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Self-isolation activity – make an animation from your bedroom part 1

By Mohammed Rahman, on 6 May 2020

This Blog has been written by Taylor Jack Smith: Slade School of Fine Art alumnus. This is part of a series of blog posts highlighting and sharing the work of the Schools Engagement team and their network of staff, students and volunteers.


While self-isolation and social distancing may restrict many aspects of your daily life, there are still ways in which you can fill your time creatively. Here is a short activity that you can spend as little or as much time on as you like, to create simple or complex drawn animations.

Stop Motion Studio on App Store. The app can also be found on Google Play.

First, you download the app “Stop Motion Studio” from the App Store or Google Play. This is a free app and allows you to create videos and animated GIF’s easily on your phone.

Once the app is downloaded, create a new movie by hitting the plus button. Once the app can access your camera, you’re good to go.

Select the ‘New Movie’ option on Stop Motion Studio to create an animation.

There are many different ways in which you can experiment using the app. You could compile multiple photographs of real life, making objects or people move inbetween shots, to create animated films. You could make models, or cut out paper characters, and animate them by photographing them, moving them a little and repeating.

I’m going to look at Drawn Animation. This is frame by frame animation which means I re-draw my character each time, but with subtle changes: either an expression or a background or in this case the facial feature.

A drawn animation frame that has been photographed and inserted.

All you need for this is a sketch pad and a pen. The thinner the paper the better but no worries as whatever you have to hand will be fine, even Post-it note packs work well. Essentially, you’re going to be making a flipbook and then photographing each drawing individually to then compile them into a video.

Remember the more drawings included the smoother the animation. And it’s important to try and keep the phone as stable as possible when turning the pages to avoid the film jumping around.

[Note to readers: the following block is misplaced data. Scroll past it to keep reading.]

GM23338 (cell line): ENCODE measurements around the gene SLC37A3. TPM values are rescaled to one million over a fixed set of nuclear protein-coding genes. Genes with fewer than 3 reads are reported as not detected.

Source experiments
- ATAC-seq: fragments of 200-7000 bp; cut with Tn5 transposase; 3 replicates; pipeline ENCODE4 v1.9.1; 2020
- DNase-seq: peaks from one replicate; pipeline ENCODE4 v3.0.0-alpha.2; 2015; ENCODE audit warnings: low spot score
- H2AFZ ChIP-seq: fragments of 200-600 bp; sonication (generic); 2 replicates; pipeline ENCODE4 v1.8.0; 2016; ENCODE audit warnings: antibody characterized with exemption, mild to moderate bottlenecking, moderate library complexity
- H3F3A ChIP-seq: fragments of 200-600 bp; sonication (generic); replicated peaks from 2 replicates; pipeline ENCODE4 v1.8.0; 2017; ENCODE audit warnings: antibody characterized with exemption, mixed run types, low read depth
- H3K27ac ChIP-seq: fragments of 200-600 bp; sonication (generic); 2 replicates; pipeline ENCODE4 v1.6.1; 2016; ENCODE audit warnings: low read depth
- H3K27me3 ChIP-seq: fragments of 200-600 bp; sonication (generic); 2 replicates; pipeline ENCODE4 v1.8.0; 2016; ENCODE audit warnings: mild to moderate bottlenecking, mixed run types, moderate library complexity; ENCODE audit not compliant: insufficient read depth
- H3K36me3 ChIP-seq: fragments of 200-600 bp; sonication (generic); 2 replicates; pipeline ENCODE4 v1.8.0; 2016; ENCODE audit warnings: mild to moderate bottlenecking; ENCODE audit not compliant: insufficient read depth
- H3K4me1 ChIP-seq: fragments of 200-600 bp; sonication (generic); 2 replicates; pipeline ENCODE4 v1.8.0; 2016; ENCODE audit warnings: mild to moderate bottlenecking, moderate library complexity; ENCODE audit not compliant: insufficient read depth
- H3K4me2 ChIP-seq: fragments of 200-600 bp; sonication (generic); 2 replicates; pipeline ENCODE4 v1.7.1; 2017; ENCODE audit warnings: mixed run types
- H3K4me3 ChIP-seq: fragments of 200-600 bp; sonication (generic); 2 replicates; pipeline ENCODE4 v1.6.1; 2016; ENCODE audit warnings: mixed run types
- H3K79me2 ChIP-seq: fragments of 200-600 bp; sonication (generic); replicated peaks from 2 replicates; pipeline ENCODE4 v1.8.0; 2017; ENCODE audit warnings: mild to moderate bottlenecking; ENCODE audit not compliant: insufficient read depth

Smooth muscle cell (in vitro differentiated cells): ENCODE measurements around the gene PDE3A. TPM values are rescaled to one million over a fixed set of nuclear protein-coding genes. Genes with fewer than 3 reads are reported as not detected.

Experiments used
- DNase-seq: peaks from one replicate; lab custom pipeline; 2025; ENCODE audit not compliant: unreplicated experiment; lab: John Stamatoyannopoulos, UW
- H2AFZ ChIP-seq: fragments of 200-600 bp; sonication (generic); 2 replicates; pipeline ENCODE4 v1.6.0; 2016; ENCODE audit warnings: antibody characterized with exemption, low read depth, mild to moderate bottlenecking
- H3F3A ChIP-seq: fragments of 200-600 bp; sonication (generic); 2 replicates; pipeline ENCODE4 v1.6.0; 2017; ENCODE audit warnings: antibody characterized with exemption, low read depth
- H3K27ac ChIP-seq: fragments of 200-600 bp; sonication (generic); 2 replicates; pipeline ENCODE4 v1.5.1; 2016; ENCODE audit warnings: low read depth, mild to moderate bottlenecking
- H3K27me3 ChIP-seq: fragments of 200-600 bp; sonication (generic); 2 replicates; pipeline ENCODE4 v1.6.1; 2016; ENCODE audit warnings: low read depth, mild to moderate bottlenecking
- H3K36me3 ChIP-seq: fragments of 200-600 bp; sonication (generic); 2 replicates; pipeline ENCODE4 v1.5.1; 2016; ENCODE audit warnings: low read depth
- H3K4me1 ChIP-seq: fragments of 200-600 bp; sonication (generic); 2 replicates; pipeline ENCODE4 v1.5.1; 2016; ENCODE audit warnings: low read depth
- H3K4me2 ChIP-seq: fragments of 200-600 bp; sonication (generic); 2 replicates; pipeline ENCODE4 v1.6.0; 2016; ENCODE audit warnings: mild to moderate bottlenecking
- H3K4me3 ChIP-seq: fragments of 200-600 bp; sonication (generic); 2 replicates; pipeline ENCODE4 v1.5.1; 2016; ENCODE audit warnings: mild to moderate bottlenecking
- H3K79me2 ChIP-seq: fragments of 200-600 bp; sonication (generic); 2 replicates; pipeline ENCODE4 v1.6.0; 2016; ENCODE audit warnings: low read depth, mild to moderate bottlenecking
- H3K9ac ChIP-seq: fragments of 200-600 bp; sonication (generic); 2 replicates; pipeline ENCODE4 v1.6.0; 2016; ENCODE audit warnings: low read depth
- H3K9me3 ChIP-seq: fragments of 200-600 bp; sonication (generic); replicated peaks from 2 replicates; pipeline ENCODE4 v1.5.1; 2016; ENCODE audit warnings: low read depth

A drawn animation frame created in a sketchbook.

 

Also, if you want an alternative to a flipbook, you can make one drawing on a piece of paper but take photos of it step-by-step building up to your finished drawing, e.g. drawing each branch of a tree one by one to make it appear to grow.  There is no right or wrong way of exploring the medium, just make sure you have fun with it and be as imaginative as possible.

A sequence of drawn frames. Each frame is redrawn with subtle changes.

 

Return to the home screen and select the animation you wish to export.

Once you’re happy with your animated sequence, return back to the home screen and then press the select button in the top right-hand corner. Once you’ve pressed this it will allow you to select the video that you’d like to export.

It will give you the option to export it as an animated GIF or video. You can easily send the GIF or short video clip you have created to someone else through the export options or simply save it onto your phone.

 

Once you select an animation, you can specify the file type it will be exported as.

You can share your animation as multiple file types across platforms.

Once you’re happy with your final animations, please send them in to us via email to e.bryant@ucl.ac.uk. If your file is too large for email send your creation via WeTransfer. We’d love to share all of your brilliant creative ideas online!

Have a look at Taylor’s work and find out more about the Slade School of Fine Art.

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